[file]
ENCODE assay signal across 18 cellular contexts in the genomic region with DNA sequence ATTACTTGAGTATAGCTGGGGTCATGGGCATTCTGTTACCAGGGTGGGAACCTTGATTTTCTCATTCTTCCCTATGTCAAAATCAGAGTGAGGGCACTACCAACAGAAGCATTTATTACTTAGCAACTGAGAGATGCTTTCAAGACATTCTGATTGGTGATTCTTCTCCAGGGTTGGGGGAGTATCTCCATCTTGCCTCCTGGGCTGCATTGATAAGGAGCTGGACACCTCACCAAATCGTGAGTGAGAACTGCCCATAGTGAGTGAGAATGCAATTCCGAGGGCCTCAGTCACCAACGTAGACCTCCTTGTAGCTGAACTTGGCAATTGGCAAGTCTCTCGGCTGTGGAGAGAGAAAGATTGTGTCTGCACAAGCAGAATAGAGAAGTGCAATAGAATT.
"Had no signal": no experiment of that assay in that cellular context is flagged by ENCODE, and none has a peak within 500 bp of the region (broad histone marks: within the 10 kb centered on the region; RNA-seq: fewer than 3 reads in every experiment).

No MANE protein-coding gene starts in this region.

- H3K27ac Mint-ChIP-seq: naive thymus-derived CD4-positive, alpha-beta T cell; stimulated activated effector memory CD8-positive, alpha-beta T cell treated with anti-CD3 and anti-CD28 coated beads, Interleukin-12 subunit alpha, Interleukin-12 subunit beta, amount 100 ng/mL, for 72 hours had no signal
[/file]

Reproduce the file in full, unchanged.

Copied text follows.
ENCODE assay signal across 18 cellular contexts in the genomic region with DNA sequence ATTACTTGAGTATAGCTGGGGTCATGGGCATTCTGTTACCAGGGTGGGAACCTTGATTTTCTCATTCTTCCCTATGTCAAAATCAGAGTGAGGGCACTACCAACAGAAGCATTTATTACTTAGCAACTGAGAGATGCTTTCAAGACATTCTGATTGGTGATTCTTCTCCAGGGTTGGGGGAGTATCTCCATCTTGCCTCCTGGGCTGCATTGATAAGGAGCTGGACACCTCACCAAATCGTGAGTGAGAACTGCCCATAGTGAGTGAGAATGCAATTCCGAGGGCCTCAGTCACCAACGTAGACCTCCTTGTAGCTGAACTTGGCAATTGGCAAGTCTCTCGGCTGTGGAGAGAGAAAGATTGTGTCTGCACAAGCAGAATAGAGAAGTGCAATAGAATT.
"Had no signal": no experiment of that assay in that cellular context is flagged by ENCODE, and none has a peak within 500 bp of the region (broad histone marks: within the 10 kb centered on the region; RNA-seq: fewer than 3 reads in every experiment).

No MANE protein-coding gene starts in this region.

- H3K27ac Mint-ChIP-seq: naive thymus-derived CD4-positive, alpha-beta T cell; stimulated activated effector memory CD8-positive, alpha-beta T cell treated with anti-CD3 and anti-CD28 coated beads, Interleukin-12 subunit alpha, Interleukin-12 subunit beta, amount 100 ng/mL, for 72 hours had no signal